The Shambling Guide to New York City (The Shambling Guides) by Mur Lafferty
|The Shambling Guide to New York City (The Shambling Guides) by Mur Lafferty|
|Reviewer: Ani Johnson|
|Summary: A fun urban fantasy that includes a bit of the red stuff from an RPG writer who knows how to communicate set-piece action and nail-chomping suspense in a rather good way.|
|Buy? Yes||Borrow? Yes|
|Pages: 368||Date: May 2013|
|External links: Author's website|
Zoe is an unemployed book editor who had to leave her last job, and indeed her last city, in rather a hurry. Zoe's personal exodus brings her to New York and the possibility of a job that sounds perfect: editing a travel guide to NYC itself. However, its projected readership isn't one for which Zoe has written before. The thing is that New York City is full of monsters or coterie to be polite. Vampires, werewolves, demons, sprites, zombies… the list goes on as all alternative life is there, both in and out of the office. So the first question is if she survives her colleagues, will she survive her readership? The second question being, of course, who or what is Granny Good Mae?
American author and RPG writer Mur Lafferty first introduced the concept of The Shambling Guide when she submitted elements of it as a short story for a charity book in aid of those recovering from Hurricane Katrina. The story was then done and dusted but kept niggling at her, the result being this first in an urban fantasy series featuring Zoe, the human small fish in a large pond of differently described life forms. For those who like pigeon holes, Ms Lafferty would appeal to fans of Ben Aaronovitch, Kate Griffin and Cherie Priest but she has a style that's pure Mur, a wonderful thing to behold.
The book begins deceptively lightly but this is no fluff fantasy tale. As its beguiling charm begins to work it becomes deeper, slightly darker and then hurtles us into crescendos of suspense and glimpses of blood. It may unnerve the mildly squeamish but doesn't lose an ounce of humour or any of that charm in the process.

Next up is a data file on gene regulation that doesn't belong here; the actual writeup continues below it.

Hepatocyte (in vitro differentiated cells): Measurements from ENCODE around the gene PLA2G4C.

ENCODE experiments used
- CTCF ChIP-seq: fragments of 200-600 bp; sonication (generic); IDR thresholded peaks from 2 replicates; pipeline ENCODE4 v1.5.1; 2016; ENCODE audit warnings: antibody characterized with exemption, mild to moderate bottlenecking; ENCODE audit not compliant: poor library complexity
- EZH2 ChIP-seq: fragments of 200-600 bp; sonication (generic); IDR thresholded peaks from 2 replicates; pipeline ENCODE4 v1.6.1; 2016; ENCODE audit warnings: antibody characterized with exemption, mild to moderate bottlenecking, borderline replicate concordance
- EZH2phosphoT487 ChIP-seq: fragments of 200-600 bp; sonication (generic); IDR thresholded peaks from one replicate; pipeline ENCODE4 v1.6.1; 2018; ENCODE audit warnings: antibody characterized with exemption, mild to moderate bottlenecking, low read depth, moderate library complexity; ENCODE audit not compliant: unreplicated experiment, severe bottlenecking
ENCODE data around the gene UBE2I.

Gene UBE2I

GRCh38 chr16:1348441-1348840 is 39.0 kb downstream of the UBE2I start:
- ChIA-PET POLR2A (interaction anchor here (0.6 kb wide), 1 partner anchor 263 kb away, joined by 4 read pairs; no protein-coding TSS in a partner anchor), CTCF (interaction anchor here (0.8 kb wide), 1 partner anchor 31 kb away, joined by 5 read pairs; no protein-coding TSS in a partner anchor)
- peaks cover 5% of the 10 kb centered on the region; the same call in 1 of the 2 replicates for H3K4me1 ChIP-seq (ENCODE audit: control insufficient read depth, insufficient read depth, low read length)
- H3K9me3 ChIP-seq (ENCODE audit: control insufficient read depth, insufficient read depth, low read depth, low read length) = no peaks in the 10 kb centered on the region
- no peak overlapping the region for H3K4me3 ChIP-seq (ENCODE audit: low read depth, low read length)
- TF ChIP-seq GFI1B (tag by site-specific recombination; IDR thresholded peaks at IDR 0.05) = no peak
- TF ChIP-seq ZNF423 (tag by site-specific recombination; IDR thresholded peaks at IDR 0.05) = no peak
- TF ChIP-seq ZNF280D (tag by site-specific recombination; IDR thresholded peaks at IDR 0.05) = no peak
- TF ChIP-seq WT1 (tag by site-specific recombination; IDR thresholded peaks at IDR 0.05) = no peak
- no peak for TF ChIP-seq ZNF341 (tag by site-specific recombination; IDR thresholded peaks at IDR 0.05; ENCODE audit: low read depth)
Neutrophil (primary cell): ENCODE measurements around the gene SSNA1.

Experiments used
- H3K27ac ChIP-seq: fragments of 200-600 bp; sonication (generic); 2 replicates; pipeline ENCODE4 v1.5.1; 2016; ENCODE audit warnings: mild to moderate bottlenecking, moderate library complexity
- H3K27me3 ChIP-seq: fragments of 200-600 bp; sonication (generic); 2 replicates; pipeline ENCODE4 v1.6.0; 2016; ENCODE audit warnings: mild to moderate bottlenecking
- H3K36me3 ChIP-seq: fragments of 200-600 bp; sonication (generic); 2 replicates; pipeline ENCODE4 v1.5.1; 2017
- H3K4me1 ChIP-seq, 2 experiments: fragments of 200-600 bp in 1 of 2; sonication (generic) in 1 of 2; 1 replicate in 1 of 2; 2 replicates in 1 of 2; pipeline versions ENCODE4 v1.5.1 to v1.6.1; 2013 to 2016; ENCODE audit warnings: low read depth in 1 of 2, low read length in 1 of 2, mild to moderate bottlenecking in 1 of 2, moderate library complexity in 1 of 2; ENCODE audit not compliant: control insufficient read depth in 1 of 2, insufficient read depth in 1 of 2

Zoe is our representative throughout the adventure; someone who is as stunned as we would be and as brave as we hope we may be. She's lively, resourceful and on a steep learning curve, which reminds me: the curve includes a moment of relevant but graphic specialist intimacy that you may have a difficult time explaining to the young if they borrow your copy of the novel.
The supporting cast are great and those who are around often/long enough are imbued with great personalities. Even the zombies are filled out nicely and if anyone is ever going to be short-changed in the character department it will be a zombie. Personally I loved the sophisticated, dry humoured vampire, Phil and the wickedly naughty incubus, John. Granny Good Mae is a great puzzle that keeps us guessing for a while before her allegiances are revealed, along with the mysterious voice in her head. I would also very much like more of Max the special (and attitude-ridden) taxi driver.
The background is so well constructed I could easily believe that the author has coterie friends. The different ways that each species feeds, survives, even thinks provides a lushly textured underworld.
If you want a bit of depth, this may be a series that becomes synonymous with the era in which it's written. Zoe is a bridge between coterie and humanity; two factions that don't understand each other's lifestyle or culture, believing and acting on ill-founded myth and rumour. Need I go on?
What I feared from the book blurb may have been a supernatural Sex in the City/gender-specific series turned out to be the first of a gender neutral something-completely-different which is just as well because I for one am well and truly hooked.
If you loved this then I'm betting you'll also love Stray Souls by Kate Griffin.
You can read more book reviews or buy The Shambling Guide to New York City (The Shambling Guides) by Mur Lafferty at Amazon.co.uk
You can read more book reviews or buy The Shambling Guide to New York City (The Shambling Guides) by Mur Lafferty at Amazon.com.
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